Creativity Through Collaboration: From Memes To Videogames

from the this-is-a-cool-story,-bro dept

With more and more internet adoption worldwide, collaboration and sharing as a genesis for creativity is becoming the norm. The marquis example is Wikipedia, of course, although we've noted a general theory that great ideas can spring from sharing and collaboration, often leading to unexpected (but fun) results. That's one of the reasons it's so fun to see things like the following emerge (completely NSFW, unless you're employed by Dark Helmet Inc.):

Yes, that's the trailer for a new video game to be released shortly, and it was inspired almost entirely by an online group and the resulting internet meme the group produced. Included amongst this list of video games resulting from internet memes, the entire premise of the game began with what was essentially a bitch-session online over how awful shooter game sequels are.

It all started with a joke on a forum. One NeoGAF forum user, annoyed with how lazy shooters had become, complained that he was tired of games like 'Dudebro 2: It's Straight-Up Dawg Time.' It grew from there.

The phrase became a byline for tired, me-too games, but it was so absurd that it got people thinking. Soon, it had mock cover art and a storyline. Before long, a team of fans were working on an entire game, a 2D platformer, and it's on the way soon. It even stars Jon St. John, the actor famous for voicing Duke Nukem.

Apparently, somehow, the entire premise for what looks like a hysterical game was generated spontaneously online in a collaborative format, as was the trailer, cover art, and storyline. Now, it may quickly be pointed out by some that the end product of this creativity is subject to copyright by default, but that misses the point entirely. This is simply another example of how creation occurs and how sharing and exchanging ideas freely can produce an interesting project as well as a great deal of fun. As collaboration of this nature expands due to the ability of people to connect on the internet, the overall need to lock up ideas relative to creative output is going to weaken. There may still be some “artists” who create simply for monetary gain, but their ranks are lessening.

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Comments on “Creativity Through Collaboration: From Memes To Videogames”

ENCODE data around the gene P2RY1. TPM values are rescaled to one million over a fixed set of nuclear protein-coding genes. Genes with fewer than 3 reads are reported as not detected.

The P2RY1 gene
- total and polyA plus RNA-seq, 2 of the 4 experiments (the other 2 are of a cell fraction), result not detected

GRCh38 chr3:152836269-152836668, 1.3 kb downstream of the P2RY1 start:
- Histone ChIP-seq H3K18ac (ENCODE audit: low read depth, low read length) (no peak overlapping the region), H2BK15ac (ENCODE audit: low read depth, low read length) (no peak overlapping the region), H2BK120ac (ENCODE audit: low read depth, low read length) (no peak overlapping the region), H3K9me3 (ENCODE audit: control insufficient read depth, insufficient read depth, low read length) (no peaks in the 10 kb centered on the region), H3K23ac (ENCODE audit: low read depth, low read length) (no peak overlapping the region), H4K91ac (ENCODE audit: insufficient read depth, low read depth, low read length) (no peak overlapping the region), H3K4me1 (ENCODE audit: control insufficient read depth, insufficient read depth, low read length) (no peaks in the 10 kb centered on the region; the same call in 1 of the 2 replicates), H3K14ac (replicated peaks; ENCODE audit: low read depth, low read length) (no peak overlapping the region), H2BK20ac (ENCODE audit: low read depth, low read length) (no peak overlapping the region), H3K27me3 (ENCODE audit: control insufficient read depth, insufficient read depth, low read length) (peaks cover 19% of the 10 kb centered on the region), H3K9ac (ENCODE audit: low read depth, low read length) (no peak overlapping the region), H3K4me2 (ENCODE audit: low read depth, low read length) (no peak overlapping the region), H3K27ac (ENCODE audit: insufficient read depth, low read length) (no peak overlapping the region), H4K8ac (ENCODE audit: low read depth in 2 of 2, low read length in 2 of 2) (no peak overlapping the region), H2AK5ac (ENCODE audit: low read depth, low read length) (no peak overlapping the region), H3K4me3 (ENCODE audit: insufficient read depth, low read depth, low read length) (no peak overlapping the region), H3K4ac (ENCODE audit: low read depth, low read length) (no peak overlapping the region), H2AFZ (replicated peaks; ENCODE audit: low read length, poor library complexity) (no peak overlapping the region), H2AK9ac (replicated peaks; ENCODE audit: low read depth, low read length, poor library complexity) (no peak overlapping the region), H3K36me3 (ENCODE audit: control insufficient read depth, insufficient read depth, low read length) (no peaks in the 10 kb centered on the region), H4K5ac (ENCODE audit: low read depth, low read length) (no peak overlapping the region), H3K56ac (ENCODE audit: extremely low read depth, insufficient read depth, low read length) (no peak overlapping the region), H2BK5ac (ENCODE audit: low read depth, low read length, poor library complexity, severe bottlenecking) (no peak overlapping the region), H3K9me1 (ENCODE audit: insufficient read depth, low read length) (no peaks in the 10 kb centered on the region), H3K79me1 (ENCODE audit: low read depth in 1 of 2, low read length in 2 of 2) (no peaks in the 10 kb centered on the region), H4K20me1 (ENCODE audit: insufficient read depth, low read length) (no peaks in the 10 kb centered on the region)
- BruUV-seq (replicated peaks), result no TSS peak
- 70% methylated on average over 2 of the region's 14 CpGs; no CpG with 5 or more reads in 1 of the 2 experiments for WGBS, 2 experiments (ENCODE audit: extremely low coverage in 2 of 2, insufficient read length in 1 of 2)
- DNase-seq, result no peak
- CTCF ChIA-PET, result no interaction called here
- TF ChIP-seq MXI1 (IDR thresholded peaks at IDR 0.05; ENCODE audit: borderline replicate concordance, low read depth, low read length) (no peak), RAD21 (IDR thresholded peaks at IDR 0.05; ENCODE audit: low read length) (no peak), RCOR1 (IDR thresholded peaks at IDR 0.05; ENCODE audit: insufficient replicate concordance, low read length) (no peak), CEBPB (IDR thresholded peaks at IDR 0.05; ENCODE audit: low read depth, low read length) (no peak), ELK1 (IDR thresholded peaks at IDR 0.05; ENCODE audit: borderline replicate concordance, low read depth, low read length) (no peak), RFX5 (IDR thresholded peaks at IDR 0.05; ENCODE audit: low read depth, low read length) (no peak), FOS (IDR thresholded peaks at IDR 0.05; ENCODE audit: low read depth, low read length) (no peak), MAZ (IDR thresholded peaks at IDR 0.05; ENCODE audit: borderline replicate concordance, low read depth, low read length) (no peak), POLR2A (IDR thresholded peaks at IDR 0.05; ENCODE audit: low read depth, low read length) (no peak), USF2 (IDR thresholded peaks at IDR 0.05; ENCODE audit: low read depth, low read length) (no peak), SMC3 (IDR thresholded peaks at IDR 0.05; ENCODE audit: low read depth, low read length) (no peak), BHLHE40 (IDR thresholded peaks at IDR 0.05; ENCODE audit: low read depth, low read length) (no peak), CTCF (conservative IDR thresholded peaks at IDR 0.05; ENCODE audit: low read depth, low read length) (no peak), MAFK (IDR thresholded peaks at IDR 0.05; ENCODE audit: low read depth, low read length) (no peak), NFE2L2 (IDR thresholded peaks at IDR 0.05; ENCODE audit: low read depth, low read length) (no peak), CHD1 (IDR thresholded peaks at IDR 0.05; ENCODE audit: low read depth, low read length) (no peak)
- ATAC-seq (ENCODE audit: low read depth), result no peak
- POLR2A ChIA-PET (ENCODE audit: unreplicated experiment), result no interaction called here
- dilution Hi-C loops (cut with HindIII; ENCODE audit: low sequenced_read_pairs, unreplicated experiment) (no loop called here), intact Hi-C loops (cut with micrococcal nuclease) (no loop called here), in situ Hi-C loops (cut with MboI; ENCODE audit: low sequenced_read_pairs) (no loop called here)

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Anonymous Coward says:

“Now, it may quickly be pointed out by some that the end product of this creativity is subject to copyright by default, but that misses the point entirely. This is simply another example of how creation occurs…”

This is not another example of how creation occurs but the ONLY way it does. We are a product of our enviroment and new ideas come from what we experience from birth – whether it’s one head or a thousand heads.

People are naturally creative as a form of expression. No one does it just for the money, not originally. It’s a false idea that expression NEEDS money to continue creating is just plain crazy!

What your actually commenting on is that the current system is so screwed up that it allowed one example of a natural creative process to come into production of a product free outside of the traditional industry. Why else would there be such a squawk about every home having a 3D printer? OMG. People would “create” stuff – not just dream it, joke about it, complain about it … they’d do it.

I am constantly amazed by how creative the average person is at doing something. This is what they want us to forget about.

nasch (profile) says:

Re: Re:

I derive no end of amazement from the way this blog rails against “on the internet” patents, and then breathlessly heralds even the oldest forms of creative process as “innovative” because… it’s on the internet.

You missed the point then, IMO. “Apparently, somehow, the entire premise for what looks like a hysterical game was generated spontaneously online in a collaborative format,”

The important part isn’t “online” it’s “in a collaborative format”, as indicated by the headline: Creativity Through Collaboration.

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